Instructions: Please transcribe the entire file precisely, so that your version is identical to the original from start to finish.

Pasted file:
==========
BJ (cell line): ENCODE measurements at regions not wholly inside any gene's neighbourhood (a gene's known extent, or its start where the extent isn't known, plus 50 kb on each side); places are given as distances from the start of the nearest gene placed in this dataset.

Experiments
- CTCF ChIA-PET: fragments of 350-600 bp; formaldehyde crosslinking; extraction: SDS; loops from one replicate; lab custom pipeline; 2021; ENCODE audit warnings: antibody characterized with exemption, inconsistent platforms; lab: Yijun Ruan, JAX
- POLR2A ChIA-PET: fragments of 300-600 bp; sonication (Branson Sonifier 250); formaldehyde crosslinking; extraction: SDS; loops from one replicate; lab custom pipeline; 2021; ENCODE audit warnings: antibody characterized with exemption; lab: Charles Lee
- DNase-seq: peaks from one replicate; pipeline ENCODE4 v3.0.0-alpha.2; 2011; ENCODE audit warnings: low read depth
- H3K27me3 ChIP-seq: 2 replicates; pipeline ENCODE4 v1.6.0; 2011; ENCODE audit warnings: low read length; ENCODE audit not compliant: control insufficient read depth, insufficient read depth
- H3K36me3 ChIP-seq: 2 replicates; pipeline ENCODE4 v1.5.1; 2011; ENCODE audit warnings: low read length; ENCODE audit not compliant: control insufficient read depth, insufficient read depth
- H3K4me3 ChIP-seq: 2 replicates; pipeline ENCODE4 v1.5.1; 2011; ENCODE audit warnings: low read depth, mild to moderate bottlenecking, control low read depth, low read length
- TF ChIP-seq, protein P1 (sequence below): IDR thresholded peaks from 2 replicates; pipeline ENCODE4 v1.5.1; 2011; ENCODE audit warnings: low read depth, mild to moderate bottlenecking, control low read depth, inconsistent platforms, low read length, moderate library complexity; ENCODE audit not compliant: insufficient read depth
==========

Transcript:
BJ (cell line): ENCODE measurements at regions not wholly inside any gene's neighbourhood (a gene's known extent, or its start where the extent isn't known, plus 50 kb on each side); places are given as distances from the start of the nearest gene placed in this dataset.

Experiments
- CTCF ChIA-PET: fragments of 350-600 bp; formaldehyde crosslinking; extraction: SDS; loops from one replicate; lab custom pipeline; 2021; ENCODE audit warnings: antibody characterized with exemption, inconsistent platforms; lab: Yijun Ruan, JAX
- POLR2A ChIA-PET: fragments of 300-600 bp; sonication (Branson Sonifier 250); formaldehyde crosslinking; extraction: SDS; loops from one replicate; lab custom pipeline; 2021; ENCODE audit warnings: antibody characterized with exemption; lab: Charles Lee
- DNase-seq: peaks from one replicate; pipeline ENCODE4 v3.0.0-alpha.2; 2011; ENCODE audit warnings: low read depth
- H3K27me3 ChIP-seq: 2 replicates; pipeline ENCODE4 v1.6.0; 2011; ENCODE audit warnings: low read length; ENCODE audit not compliant: control insufficient read depth, insufficient read depth
- H3K36me3 ChIP-seq: 2 replicates; pipeline ENCODE4 v1.5.1; 2011; ENCODE audit warnings: low read length; ENCODE audit not compliant: control insufficient read depth, insufficient read depth
- H3K4me3 ChIP-seq: 2 replicates; pipeline ENCODE4 v1.5.1; 2011; ENCODE audit warnings: low read depth, mild to moderate bottlenecking, control low read depth, low read length
- TF ChIP-seq, protein P1 (sequence below): IDR thresholded peaks from 2 replicates; pipeline ENCODE4 v1.5.1; 2011; ENCODE audit warnings: low read depth, mild to moderate bottlenecking, control low read depth, inconsistent platforms, low read length, moderate library complexity; ENCODE audit not compliant: insufficient read depth